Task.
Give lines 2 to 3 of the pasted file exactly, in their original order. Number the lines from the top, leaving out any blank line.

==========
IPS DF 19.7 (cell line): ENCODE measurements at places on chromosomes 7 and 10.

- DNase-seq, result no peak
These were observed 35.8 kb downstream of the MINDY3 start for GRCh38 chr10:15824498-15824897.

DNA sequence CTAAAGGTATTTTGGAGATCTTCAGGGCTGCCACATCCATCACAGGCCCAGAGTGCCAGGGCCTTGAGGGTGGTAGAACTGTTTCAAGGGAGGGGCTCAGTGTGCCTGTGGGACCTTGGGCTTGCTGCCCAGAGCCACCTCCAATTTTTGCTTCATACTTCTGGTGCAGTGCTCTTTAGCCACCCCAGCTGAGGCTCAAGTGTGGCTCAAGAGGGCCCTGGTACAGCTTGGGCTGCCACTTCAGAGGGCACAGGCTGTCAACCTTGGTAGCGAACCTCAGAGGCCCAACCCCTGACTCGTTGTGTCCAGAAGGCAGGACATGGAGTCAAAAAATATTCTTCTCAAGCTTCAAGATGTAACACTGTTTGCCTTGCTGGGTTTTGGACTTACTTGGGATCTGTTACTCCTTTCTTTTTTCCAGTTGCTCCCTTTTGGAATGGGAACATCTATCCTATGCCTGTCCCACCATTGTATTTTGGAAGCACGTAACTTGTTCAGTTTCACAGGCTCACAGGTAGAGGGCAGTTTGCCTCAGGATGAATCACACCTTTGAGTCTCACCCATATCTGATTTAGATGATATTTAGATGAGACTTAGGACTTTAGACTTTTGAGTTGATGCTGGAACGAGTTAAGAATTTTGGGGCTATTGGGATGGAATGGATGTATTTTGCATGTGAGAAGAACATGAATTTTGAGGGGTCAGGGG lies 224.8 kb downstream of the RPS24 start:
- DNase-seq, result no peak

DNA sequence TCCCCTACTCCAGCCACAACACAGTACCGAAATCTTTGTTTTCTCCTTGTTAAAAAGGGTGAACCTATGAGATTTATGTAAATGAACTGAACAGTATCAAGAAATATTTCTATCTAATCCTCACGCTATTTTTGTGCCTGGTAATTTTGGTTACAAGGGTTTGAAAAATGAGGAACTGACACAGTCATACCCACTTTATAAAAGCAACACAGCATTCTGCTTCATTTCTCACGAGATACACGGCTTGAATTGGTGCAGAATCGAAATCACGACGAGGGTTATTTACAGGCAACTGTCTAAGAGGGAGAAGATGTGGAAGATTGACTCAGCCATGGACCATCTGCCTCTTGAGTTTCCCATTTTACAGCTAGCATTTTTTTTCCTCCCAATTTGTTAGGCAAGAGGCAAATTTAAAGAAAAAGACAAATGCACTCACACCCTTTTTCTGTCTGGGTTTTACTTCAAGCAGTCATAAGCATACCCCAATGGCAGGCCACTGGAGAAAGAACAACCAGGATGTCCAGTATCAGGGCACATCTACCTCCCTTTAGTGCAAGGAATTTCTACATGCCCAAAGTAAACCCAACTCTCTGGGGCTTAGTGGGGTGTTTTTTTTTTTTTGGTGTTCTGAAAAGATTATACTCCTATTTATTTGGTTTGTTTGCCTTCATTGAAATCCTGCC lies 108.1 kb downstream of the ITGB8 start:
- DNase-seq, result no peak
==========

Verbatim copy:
- DNase-seq, result no peak
These were observed 35.8 kb downstream of the MINDY3 start for GRCh38 chr10:15824498-15824897.